• Team Captains. The ACEP 9-1-1 Network is organized by a group of team captains who receive focused training and communications, increased resources, and special recognition for their efforts.
  • Advocacy Training. Members of the 9-1-1 Network are encouraged to continually develop their advocacy skills. To help improve advocacy efforts, political education training is offered each year during ACEP’s Leadership & Advocacy Conference and during the ACEP Scientific Assembly.

NEMPAC

Founded in 1980, the National Emergency Medicine Political Action Committee (NEMPAC) is a critical advocacy powerhouse that augments the voice of emergency physicians and their patients in the federal election process. National political action committees combine donations from individuals to make meaningful contributions to federal candidates running for a seat in the U.S. House of Representatives or Senate. As physicians, our success as advocates hinges upon our ability to work with lawmakers who share a common vision to improve emergency services. Because health care is at the top of the priority list for many candidates, contributions to NEMPAC will help facilitate the emergency physician’s place at the table.

NEMPAC selects candidates for contributions based on how their political priorities aligns with the legislative and regulatory agenda created by the ACEP Board and ACEP Federal Government Affairs Committee. Another large part of the selection process is the opinion of the state ACEP chapter and the relationship the candidate has been able to form with that group. Other factors include their support of ACEP legislation, their committee assignments, their leadership positions within Congress, and competitiveness of their race. Recent ACEP legislative issues have included bills on the opioid epidemic, EMS standing orders, support for mental health resources, eliminating unnecessary regulatory burdens, medical liability reform, and protecting emergency care as an essential health insurance benefit.

NEMPAC continues to support legislation to expand federal GME funding for emergency medicine residency positions and proposals that would defer student loan payments until after residency and fellowship training. Simply put, the mission of NEMPAC is to use campaign contributions and political advocacy to support candidates who foster the legislative priorities of emergency medicine patients and physicians.

Health Policy Electives

EMRA sponsors a select few residents and medical students each year to participate in a Congressional and an ACEP-based health policy fellowship in Washington, D.C. The Congressional elective is a month-long embedded fellowship for a trainee to work in Rep. Raul Ruiz’s office alongside his staff on Capitol Hill. This is a unique opportunity to see firsthand how a federal legislative office operates. Tasks include developing legislative proposals, attending Congressional hearings, making recommendations on committee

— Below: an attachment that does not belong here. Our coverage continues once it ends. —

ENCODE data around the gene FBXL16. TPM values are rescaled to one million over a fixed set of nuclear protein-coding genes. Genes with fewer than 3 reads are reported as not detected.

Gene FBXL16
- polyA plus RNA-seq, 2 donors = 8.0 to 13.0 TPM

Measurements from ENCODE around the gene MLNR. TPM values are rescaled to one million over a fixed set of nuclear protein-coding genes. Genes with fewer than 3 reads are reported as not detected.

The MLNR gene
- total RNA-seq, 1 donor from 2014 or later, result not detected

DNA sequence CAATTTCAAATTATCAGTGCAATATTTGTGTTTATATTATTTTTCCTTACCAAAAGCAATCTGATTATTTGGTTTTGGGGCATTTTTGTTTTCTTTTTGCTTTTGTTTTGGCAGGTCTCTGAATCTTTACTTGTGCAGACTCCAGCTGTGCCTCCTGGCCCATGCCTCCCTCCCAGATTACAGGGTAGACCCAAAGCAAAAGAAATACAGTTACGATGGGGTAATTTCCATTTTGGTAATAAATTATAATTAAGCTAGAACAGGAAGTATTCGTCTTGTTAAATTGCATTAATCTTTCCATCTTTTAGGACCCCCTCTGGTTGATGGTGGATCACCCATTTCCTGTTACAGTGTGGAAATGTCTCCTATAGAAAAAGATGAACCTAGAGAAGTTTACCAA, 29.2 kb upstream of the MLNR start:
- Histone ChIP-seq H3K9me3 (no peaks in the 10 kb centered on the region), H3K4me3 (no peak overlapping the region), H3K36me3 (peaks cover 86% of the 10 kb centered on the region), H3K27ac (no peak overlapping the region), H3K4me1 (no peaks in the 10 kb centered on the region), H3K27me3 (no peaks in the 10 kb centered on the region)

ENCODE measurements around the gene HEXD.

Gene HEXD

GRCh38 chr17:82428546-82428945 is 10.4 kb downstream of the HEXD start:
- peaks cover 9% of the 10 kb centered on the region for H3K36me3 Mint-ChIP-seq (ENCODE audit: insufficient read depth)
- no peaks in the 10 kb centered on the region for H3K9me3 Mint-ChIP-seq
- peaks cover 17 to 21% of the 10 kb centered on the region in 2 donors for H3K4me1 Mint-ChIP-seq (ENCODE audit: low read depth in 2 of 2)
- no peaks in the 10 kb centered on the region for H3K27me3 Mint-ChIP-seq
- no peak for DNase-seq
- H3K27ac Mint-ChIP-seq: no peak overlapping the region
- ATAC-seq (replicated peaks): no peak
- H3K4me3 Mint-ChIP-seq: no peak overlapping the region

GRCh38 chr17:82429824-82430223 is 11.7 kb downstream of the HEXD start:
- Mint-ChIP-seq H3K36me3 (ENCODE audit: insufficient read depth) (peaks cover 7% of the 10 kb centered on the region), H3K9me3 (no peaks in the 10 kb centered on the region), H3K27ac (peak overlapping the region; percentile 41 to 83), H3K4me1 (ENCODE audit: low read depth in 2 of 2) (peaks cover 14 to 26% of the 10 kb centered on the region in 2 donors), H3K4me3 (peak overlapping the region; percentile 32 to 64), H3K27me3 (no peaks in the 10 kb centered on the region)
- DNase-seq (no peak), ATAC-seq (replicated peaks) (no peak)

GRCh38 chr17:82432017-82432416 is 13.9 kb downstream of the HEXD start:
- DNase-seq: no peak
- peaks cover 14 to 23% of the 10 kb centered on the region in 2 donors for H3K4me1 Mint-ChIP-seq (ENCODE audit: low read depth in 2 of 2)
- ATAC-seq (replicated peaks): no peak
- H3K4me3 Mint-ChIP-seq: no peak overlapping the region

votes, and writing policy research white papers. Another special opportunity is the EMRA/ACEP health policy fellowship. This is also a month-long rotation (or 2 weeks for medical students) for residents to work in the ACEP D.C. office. The program includes training in advocacy and major regulatory issues, lobbying at the Capitol, and working with non-governmental organizations. For those considering advocacy as a part of their life, these are excellent opportunities to get on-the-ground experience in a way that is feasible to with a medical student or resident schedule.

Health Policy Fellowships

For those who are actively involved in health care policy throughout residency, it doesn’t have to end there. Our specialty is dedicated to change at a systems level, and there are numerous fellowships dedicated to teaching residents how to effectively make that happen. Moreover, a number of these fellowships have a health services research focus and offer masters for advanced research methodology training. One such fellowship program is the National Clinical Scholars Program. Formerly known as the Robert Wood Johnson Scholars, this network of 5 academic institutions trains clinicians in policy-relevant research and community partnerships. Learn more about these programs through the EMRA Health Policy Fellowship Directory at emra.org/match/health-policyfellowships.

WHAT’S THE ASK?

  • Whether it be through, EMRA, ACEP, state chapters, or any of the other various organizations, action is key. Get involved early and become a passionate voice of our field of medicine.
  • Encourage your co-residents to get active in advocacy; as residents your voice carries a fresh perspective.
  • If you have a passion for building a career in health care advocacy, consider a fellowship in health policy.